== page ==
TEKenable: delivering digitally for citizens

Irish government and public sector bodies are rising to the challenge of digital transformation

Annette Soraine, Microsoft services director, TEKenable. Picture: Justin Mac Innes

Digital transformation has been the watchword for organisations of all sorts for some time now. With consumers constantly connected to the internet and expectations set by shopping with the likes of Amazon, everyone from banks to retailers has worked to deliver faster and smoother online experiences to end-users.

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Why it is in the news: Ireland is moving up the table of digitally-enabled governments in the EU

Government and the public sector, too, are under pressure to make services accessible online. The obvious question, then, is: is it more difficult for them?

Annette Soraine, Microsoft services director at TEKenable, which works with a range of public organisations, said that government and public sector IT differed from the private sector. While both have more or less the same goals, she said, public organisations had to approach things in a different way.

A large part of this was because governments are seeking to address citizens, rather than consumers, she said.

“Definitely, there are different expectations, and there is also a difference in terms of governance compliance. There is also more of a need for governments to provide services universally, whereas companies can go after certain segments of the market,” she said.

One example of an effect this focus on universality has is the need for digital services to be backed up with more traditional means of interaction.

“The channel you’re using to interact, be that chatbots or citizen portals, can be digitalised, but you have services that have to be delivered through, for example, the post given the profile of the user,” she said.

This does not mean that processes must remain manual and paper-based, though. Indeed, it is now possible to use automation to simplify things.

“You can use back-end services to digitise paper that comes in,” she said.

Among governments in the EU, Estonia has self-consciously forged a reputation for being the most digital. Indeed, a recent European Commission survey, the eGovernment Benchmark 2023, found it placed second in the bloc, just behind frontrunner Malta.

The technology solutions – the cloud, the low-code, the agile delivery have helped – you get it up and running in a short time

So how does Ireland compare? According to the survey, mid- pack, just ahead of France but behind Sweden.

However, Soraine said that Ireland is rapidly catching up with its EU peers.

“It’s worth noting that [analysts] Gartner said, in early 2022, that Ireland was the fastest growing in terms of digital government. Also, the Department of Social Protection said, in 2022, that over three million people had registered for an account with MyGovID,” she said.

“Estonia went far and fast, but in terms of citizens accessing government services and using digital accounts, we seem to be one of the fastest growing.”

Of course, connectivity is required, which remains an ongoing project in parts of rural Ireland.

“In Estonia, they have widespread access to broadband and good connectivity. They seem to have leapfrogged many countries in that, but we do have the National Broadband Plan being rolled out,” Soraine said.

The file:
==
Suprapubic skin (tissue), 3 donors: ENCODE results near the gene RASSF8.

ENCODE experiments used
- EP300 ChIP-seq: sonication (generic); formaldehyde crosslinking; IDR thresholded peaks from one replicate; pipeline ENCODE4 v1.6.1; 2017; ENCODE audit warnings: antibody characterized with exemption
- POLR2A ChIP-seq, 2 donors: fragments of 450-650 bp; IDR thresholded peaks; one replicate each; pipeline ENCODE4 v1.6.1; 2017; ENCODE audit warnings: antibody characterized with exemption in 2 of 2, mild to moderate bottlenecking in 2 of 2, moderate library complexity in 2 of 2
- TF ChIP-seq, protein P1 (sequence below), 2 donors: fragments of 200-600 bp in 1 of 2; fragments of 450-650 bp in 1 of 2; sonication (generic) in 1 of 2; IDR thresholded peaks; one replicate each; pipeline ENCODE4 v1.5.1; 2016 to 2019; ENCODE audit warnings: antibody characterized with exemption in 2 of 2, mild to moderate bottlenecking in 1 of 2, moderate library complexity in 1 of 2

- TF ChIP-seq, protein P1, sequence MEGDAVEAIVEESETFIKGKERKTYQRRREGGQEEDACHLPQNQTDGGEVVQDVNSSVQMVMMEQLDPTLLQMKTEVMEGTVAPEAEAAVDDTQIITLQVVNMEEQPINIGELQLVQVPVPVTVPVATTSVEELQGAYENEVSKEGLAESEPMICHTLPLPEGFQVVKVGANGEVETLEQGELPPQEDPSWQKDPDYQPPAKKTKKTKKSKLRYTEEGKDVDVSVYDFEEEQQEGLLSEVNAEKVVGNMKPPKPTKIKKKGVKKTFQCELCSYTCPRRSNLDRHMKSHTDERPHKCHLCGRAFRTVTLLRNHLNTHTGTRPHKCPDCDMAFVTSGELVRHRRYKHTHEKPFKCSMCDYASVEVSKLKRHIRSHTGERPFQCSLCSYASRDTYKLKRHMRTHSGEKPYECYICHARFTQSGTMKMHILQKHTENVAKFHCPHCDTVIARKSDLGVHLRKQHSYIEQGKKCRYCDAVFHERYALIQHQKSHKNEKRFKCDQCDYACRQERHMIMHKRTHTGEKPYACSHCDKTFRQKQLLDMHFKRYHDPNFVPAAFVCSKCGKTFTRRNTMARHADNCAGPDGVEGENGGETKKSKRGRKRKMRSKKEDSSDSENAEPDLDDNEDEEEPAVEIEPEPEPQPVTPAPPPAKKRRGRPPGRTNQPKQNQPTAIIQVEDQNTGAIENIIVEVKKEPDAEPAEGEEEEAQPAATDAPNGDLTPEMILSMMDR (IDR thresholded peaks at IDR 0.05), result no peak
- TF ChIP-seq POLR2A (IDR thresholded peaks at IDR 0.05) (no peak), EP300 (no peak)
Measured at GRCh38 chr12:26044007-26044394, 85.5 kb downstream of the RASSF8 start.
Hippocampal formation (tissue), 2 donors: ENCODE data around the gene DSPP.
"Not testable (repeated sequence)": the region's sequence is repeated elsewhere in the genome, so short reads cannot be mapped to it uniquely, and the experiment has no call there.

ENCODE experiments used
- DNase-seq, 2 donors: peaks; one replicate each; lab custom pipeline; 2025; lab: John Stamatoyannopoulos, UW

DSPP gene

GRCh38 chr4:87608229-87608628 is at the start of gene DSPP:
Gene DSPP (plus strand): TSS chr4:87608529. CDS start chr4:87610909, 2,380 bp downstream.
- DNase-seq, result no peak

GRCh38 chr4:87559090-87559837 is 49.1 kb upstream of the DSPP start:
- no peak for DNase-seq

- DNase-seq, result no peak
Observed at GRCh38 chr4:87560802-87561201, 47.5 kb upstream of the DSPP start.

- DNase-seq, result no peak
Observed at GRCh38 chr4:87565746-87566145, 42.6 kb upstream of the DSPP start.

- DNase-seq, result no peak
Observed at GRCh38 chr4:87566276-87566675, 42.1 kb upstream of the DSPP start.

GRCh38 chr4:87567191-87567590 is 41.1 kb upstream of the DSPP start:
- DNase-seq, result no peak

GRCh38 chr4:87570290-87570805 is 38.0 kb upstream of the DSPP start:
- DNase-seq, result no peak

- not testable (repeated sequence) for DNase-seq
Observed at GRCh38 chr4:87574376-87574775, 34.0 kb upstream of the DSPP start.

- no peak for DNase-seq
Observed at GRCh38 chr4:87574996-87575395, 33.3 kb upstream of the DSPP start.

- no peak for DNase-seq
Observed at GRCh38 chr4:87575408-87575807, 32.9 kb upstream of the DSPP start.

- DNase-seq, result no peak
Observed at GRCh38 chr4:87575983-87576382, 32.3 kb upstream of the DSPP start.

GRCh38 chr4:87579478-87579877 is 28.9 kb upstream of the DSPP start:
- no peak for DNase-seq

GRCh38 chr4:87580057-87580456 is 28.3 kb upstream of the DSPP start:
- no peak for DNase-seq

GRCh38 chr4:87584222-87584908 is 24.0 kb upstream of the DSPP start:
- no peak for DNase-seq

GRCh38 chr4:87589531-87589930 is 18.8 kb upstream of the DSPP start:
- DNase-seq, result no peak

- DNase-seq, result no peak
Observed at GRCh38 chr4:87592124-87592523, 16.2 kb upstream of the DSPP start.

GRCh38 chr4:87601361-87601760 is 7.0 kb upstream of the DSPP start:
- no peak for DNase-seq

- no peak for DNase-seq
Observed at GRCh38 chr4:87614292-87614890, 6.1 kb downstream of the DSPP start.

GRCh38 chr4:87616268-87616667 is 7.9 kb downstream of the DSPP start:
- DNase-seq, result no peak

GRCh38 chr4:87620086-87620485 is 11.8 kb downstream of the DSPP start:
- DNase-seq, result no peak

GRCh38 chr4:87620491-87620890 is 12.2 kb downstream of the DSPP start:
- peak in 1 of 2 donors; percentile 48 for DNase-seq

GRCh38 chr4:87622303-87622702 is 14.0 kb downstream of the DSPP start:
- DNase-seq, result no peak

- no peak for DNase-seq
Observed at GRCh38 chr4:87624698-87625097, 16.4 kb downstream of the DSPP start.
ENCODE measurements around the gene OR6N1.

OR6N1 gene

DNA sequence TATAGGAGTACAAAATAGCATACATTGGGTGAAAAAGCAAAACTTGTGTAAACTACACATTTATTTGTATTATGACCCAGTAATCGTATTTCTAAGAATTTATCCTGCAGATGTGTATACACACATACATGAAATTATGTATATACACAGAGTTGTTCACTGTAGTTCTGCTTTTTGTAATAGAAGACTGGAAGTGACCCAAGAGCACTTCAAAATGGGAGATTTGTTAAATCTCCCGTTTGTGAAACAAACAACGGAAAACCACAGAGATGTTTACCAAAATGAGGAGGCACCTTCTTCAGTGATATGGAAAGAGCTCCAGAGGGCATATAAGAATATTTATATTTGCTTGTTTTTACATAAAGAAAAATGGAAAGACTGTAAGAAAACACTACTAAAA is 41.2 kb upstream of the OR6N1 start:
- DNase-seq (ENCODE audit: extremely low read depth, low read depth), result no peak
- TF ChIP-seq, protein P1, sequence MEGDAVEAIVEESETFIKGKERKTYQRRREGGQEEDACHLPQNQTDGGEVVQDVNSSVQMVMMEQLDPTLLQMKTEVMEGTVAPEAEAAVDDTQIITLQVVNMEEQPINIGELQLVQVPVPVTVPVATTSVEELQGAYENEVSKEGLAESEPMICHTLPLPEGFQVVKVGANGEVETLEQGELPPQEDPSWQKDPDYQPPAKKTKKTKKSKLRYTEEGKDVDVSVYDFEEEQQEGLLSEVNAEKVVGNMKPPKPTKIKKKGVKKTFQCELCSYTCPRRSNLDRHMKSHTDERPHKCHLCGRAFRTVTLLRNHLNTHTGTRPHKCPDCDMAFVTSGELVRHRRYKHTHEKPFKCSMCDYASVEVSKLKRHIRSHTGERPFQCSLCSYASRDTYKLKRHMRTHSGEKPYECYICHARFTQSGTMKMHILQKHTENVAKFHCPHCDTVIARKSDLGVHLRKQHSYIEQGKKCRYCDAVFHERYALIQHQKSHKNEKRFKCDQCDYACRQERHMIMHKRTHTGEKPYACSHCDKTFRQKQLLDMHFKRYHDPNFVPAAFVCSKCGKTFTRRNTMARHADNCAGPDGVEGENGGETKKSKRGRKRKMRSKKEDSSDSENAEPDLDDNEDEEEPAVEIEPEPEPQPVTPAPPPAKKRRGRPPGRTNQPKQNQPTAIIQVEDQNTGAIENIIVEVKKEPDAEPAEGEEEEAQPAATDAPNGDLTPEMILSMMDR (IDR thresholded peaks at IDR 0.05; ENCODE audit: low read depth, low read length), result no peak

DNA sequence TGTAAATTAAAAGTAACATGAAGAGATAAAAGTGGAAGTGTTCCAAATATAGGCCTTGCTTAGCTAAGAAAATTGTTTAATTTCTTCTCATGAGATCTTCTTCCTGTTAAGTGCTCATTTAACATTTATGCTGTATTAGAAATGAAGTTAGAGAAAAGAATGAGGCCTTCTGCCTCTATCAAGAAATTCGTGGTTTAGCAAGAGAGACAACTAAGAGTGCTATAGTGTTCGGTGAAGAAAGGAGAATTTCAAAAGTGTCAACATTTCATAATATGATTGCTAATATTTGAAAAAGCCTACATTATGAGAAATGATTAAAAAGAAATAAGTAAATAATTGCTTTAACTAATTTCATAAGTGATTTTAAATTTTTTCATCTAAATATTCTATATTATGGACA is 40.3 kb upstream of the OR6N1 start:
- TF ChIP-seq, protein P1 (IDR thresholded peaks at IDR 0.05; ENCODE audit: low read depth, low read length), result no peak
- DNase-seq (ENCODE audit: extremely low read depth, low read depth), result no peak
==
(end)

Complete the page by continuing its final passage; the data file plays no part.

Whether on broadband, digital transformation or, frankly, anything else, governments are also faced with the thorny question of funding. Necessarily transparent and taxpayer-funded, government IT projects demand clear value for money. That does not equate to penny-pinching, though, Soraine said.

“I think you always have a situation where the agencies and departments are under pressure, but there is a lot of investment out there. For instance, we are working on quite a number of national projects. I would say that, overall, we’re seeing good investment,” she said.

Of course, as the digital landscape shifts and grows, work will continue. After all, the one thing we know is that the digital

world is defined by changes, both in technology and expectations. For now, however, Soraine said many interesting changes were being made.

“MyGovID is obviously extremely important, but a lot of people are using the low code flexibility of [Microsoft] Power Platform for customer platforms and interact through a process flow, using things like Dynamics customer service in the backend.”

Historically, public-sector IT projects developed a questionable reputation with stories from abroad about systems that became money sinks making headlines in the tech press. Of course, in large part because we heard about them, whereas private companies could hide failures. In addition, large-scale tech failures are significantly less common today due to dramatic changes in the methodology for delivering projects.

Most notably, the move away from waterfall development and in-house infrastructure toward DevOps and the cloud, which allows for agile and iterative development, has been transformative.

Soraine said that this was only part of why projects were being better-delivered, though: process design and customer mapping were also having an effect.

“What we are seeing is a combination of things: firstly, there’s a much better definition of requirements. People know what they are tendering for. In just the last 12 months we’ve seen improvements in the questions being asked: ‘This is what we need from a portal, tell us how your example matches up’.

“Also, the technology solutions – the cloud, the low-code, the agile delivery have helped – you get it up and running in a short time, and you iterate and improve. The combination of much better-defined requirements and the technology really has resulted in a lot of successful projects,” she said.